Week 3: PhysicsPhysical aspects (June 13  17)Mind the boatDeparture from La Rochelle sunday (june 12) at 7pm, no boat on monday! ScheduleAfternoons are devoted to talks and free discussions.You can already propose a talk by email. LecturesAnuradha Jagannathan: Quantum particles on tilingsIn these lectures we will consider electrons and bosons in a quasiperiodic environment, and discuss some physical phenomena due to the highly organized spatial structure:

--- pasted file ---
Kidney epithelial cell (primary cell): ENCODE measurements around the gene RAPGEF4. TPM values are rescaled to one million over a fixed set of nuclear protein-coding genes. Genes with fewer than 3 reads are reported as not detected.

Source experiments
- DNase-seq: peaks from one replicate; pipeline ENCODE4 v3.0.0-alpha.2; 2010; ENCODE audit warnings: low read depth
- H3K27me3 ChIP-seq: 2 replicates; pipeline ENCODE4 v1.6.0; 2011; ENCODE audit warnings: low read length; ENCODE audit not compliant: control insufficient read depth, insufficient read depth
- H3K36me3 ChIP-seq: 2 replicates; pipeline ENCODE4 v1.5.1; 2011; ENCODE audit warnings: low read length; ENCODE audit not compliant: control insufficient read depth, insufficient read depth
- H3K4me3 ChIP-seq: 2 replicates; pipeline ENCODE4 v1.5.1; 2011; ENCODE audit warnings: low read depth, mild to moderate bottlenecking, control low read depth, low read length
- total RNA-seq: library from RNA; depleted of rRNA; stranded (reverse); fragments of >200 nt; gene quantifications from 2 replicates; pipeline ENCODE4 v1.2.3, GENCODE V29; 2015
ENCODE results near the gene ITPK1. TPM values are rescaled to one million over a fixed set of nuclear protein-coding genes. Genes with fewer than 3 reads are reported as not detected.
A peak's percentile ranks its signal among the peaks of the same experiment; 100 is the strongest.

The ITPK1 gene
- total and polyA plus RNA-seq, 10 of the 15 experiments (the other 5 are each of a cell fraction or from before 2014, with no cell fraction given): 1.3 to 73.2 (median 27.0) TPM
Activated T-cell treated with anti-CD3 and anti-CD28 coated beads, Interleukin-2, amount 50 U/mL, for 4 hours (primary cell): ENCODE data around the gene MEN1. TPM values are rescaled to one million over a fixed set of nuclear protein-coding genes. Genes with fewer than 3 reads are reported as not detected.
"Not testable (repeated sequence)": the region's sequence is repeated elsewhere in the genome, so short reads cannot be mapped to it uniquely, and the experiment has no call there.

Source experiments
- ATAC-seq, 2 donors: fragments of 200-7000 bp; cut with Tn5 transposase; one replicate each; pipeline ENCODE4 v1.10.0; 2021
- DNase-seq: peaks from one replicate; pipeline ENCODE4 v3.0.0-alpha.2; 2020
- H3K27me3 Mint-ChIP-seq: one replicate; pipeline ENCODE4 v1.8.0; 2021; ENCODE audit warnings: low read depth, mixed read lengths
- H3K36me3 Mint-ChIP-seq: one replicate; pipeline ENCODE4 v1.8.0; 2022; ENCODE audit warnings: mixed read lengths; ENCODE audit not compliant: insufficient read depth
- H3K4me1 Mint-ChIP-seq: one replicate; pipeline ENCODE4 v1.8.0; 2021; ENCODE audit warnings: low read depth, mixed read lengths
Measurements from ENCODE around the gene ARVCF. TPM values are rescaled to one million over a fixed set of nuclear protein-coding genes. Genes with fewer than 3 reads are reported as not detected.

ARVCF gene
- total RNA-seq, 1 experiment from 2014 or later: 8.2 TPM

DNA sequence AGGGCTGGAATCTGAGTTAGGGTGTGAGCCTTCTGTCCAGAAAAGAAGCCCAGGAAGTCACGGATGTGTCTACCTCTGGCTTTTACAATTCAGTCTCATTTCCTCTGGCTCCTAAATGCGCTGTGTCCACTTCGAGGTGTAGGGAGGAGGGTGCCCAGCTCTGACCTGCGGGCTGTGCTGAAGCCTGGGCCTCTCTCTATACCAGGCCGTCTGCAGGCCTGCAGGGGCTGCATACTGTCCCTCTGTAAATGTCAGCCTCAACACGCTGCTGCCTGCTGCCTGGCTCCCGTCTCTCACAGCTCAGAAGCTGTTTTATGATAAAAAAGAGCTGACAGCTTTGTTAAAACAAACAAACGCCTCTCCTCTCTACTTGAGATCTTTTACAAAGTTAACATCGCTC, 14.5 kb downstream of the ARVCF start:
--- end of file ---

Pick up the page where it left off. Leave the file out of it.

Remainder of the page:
Renaud Leplaideur: Freezing phase transitions with support in quasicrystals Notes SlidesThe goal of this minicourse is to present new developments in ergodic theory and thermodynamic formalism. Thermodynamic formalism has been introduced into the setting of dynamical systems and ergodic theory in the 70's by Sinai, Ruelle and Bowen. It usually deals with onedimensional lattice, and dynamics is usually seen as the action of the time. The main point is that people in ergodic theory use vocabulary from Physics but it indeed turns out that the notions behind are sensibly different. In the first lecture we will explain how the thermodynamic formalism from ergodic viewpoint is related to the CurryWeiss viewpoint for Ising model or Potts model (also called meanfield interactions). We shall give a kind of dictionary that translates one notion in one setting into the other setting. The second and third lectures are devoted to recent works concerning freezing phase transitions. We will explain how we can construct examples with freezing phase transitions reaching a quasicrystal state at positive temperature. We will first recall the definitions of the objects and introduce the main tool which is the RuellePerronFrobenius operator for inducing schemes. We will then prove that a freezing phase transition occurs. For that, we shall explore how orbits (in the shift) may approach the quasicrystal. Ron Lifshitz: Symmetry, excitations, defects, and thermodynamic stability of quasicrystalsThe discovery of quasicrystals has changed our view of some of the most basic notions related to the condensed state of matter, leading to a new underlying paradigm for the notion of a crystal as a solid with longrange positional order. This paradigm shift brought about a new fundamental understanding of the basic characteristics of a crystal—its symmetry, its elementary collective excitations, and its topological defects. Before we knew about quasicrystals, it was believed that crystals break t he continuous translation and rotation symmetries of the liquidphase into a discrete lattice of translations, and a finite point group of rotations. Quasicrystals, on the other hand, possess no such symmetries—there are no translations, nor, in general, are there any rotations, leaving them invariant. Does this imply that no symmetry is left, or that the meaning of symmetry in crystallography should be revised? Without an underlying lattice, can we even describe the symmetrybreaking transition that occurs upon solidification? Can we explain the thermodynamic stability of the solid phase that is formed and possibly control its selfassembly? Can we describe the elementary excitations? Can we talk about dislocations without a lattice? If so, how can we characterize them? Afternoon talks